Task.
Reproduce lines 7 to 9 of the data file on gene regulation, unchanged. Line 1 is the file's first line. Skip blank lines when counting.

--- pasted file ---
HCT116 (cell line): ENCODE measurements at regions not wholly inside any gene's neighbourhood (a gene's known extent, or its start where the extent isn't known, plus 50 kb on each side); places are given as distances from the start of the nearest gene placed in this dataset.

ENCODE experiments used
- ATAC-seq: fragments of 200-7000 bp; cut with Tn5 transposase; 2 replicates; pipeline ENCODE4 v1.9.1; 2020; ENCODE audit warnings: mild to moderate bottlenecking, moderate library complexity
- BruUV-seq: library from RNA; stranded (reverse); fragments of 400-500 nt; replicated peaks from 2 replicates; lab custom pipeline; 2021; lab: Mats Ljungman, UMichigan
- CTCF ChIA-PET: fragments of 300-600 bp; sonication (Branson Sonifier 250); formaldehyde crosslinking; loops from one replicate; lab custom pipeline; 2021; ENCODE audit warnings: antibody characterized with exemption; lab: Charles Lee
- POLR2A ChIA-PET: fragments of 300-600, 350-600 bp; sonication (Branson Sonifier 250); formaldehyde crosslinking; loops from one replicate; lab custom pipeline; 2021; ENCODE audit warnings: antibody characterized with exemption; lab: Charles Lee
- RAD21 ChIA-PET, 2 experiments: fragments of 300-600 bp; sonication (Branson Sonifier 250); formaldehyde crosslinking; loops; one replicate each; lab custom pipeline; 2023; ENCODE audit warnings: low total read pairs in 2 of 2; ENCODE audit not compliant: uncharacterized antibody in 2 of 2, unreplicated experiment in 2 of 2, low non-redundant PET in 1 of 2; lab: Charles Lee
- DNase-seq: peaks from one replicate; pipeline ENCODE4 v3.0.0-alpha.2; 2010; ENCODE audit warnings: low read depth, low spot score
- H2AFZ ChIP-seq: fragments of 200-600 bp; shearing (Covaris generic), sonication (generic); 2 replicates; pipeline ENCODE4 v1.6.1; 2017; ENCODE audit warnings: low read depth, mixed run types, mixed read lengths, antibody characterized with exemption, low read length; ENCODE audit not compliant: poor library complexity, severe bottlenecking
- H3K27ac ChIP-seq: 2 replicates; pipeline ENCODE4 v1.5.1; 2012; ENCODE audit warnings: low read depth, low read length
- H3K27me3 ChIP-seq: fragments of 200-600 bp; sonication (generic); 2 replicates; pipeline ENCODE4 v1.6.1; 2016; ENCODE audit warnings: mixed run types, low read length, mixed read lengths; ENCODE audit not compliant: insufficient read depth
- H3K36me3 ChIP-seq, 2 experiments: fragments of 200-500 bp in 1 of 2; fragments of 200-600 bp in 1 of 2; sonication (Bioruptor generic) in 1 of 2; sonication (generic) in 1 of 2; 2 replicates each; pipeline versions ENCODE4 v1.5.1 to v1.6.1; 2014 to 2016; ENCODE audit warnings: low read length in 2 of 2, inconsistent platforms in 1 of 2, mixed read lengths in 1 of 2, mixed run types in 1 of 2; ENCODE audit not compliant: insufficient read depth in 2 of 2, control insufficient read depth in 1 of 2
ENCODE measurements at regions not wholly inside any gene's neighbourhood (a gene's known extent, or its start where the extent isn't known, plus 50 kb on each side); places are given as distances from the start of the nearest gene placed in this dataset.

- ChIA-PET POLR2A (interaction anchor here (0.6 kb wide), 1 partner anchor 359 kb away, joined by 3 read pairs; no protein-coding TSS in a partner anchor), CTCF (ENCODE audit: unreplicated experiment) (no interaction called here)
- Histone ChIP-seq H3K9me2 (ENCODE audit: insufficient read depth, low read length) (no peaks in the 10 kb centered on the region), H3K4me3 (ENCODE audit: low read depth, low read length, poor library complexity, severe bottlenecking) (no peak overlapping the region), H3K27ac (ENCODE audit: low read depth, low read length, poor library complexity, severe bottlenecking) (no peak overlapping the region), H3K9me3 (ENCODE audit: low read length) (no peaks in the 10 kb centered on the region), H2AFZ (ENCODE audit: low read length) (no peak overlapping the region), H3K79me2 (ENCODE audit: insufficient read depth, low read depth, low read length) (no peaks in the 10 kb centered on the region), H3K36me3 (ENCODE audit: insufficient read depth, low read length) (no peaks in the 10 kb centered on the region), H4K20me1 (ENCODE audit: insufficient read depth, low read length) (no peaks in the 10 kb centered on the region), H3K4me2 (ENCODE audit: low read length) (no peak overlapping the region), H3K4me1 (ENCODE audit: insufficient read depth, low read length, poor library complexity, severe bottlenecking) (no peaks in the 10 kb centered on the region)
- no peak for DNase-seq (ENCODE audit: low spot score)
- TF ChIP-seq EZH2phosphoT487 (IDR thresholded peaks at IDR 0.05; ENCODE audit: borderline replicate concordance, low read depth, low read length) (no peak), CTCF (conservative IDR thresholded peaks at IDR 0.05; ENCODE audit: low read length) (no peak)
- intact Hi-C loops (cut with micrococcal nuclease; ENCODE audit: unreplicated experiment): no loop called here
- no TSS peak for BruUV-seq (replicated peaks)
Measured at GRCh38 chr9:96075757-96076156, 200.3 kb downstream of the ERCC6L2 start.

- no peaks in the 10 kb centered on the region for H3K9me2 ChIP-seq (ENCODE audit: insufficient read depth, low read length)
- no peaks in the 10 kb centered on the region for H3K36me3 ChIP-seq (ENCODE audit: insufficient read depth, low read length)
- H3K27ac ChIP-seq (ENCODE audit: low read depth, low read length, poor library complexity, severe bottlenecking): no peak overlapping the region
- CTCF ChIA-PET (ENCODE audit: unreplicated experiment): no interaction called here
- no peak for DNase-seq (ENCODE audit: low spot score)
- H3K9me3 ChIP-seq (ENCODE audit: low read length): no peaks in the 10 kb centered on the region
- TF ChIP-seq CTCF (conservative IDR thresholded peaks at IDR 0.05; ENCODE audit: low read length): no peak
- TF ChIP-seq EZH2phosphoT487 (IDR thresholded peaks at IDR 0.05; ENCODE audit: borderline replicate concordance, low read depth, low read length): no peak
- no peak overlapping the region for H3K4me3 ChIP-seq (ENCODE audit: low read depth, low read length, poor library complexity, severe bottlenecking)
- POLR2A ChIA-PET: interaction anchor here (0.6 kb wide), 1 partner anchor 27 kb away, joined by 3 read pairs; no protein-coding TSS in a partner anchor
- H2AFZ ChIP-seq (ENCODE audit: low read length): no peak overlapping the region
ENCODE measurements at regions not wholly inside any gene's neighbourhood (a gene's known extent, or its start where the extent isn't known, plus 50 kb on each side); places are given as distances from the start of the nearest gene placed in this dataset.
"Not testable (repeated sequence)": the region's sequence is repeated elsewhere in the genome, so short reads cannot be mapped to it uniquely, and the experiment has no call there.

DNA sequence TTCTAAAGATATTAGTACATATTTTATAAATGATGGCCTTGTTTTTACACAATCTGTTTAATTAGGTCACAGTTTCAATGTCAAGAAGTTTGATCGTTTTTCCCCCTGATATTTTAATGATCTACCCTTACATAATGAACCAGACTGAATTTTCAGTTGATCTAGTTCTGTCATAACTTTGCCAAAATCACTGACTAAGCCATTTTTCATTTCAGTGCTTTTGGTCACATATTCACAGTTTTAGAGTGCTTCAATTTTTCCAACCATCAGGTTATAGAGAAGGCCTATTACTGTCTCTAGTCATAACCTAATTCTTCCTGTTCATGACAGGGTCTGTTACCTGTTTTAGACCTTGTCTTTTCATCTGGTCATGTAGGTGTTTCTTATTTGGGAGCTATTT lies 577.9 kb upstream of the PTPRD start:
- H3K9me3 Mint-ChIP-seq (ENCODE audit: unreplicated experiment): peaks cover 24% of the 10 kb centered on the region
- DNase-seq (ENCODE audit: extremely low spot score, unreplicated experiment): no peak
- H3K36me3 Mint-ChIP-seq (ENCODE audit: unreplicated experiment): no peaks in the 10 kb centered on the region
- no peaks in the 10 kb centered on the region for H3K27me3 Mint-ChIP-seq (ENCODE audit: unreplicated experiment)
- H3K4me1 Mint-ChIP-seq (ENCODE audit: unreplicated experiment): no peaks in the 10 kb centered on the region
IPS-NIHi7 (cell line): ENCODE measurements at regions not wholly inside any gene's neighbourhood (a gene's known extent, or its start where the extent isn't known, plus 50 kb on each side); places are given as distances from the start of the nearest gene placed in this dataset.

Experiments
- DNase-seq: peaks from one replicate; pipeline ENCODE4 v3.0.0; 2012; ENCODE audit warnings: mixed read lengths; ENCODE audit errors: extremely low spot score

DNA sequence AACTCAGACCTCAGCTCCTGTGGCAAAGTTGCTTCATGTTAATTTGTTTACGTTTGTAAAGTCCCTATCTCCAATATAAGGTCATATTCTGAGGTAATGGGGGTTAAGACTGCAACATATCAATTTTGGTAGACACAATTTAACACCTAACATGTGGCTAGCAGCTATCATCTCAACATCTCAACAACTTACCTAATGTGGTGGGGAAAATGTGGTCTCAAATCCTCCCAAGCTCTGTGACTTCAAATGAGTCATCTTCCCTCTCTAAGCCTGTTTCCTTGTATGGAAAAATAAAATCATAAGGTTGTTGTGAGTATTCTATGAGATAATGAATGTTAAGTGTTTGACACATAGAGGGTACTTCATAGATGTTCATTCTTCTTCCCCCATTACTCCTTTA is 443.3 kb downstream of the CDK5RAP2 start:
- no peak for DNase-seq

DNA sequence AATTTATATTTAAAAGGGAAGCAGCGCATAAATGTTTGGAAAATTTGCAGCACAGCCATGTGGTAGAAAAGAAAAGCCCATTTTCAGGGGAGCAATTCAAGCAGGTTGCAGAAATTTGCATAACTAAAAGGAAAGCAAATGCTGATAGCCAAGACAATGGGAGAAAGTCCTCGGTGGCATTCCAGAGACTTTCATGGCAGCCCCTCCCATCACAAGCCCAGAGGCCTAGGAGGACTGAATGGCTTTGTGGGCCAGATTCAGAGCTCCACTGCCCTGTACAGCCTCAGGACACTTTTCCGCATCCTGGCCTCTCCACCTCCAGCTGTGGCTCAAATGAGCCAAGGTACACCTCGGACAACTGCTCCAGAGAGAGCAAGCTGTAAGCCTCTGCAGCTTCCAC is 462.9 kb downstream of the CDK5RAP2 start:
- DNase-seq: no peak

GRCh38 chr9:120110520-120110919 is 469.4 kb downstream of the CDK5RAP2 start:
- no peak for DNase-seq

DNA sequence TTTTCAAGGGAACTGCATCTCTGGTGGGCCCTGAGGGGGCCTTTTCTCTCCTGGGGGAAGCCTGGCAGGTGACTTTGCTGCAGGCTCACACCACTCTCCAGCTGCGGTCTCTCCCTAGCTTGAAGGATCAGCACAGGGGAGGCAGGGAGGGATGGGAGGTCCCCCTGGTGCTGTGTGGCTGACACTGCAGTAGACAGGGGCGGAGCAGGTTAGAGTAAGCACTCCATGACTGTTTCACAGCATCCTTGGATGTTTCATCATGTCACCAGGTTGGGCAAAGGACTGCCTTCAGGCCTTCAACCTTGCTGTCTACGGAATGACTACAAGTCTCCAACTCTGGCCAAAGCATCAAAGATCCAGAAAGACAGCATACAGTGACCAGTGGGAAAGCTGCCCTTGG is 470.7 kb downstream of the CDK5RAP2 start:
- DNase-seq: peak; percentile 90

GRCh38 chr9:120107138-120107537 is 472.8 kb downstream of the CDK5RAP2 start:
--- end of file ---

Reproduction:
- RAD21 ChIA-PET, 2 experiments: fragments of 300-600 bp; sonication (Branson Sonifier 250); formaldehyde crosslinking; loops; one replicate each; lab custom pipeline; 2023; ENCODE audit warnings: low total read pairs in 2 of 2; ENCODE audit not compliant: uncharacterized antibody in 2 of 2, unreplicated experiment in 2 of 2, low non-redundant PET in 1 of 2; lab: Charles Lee
- DNase-seq: peaks from one replicate; pipeline ENCODE4 v3.0.0-alpha.2; 2010; ENCODE audit warnings: low read depth, low spot score
- H2AFZ ChIP-seq: fragments of 200-600 bp; shearing (Covaris generic), sonication (generic); 2 replicates; pipeline ENCODE4 v1.6.1; 2017; ENCODE audit warnings: low read depth, mixed run types, mixed read lengths, antibody characterized with exemption, low read length; ENCODE audit not compliant: poor library complexity, severe bottlenecking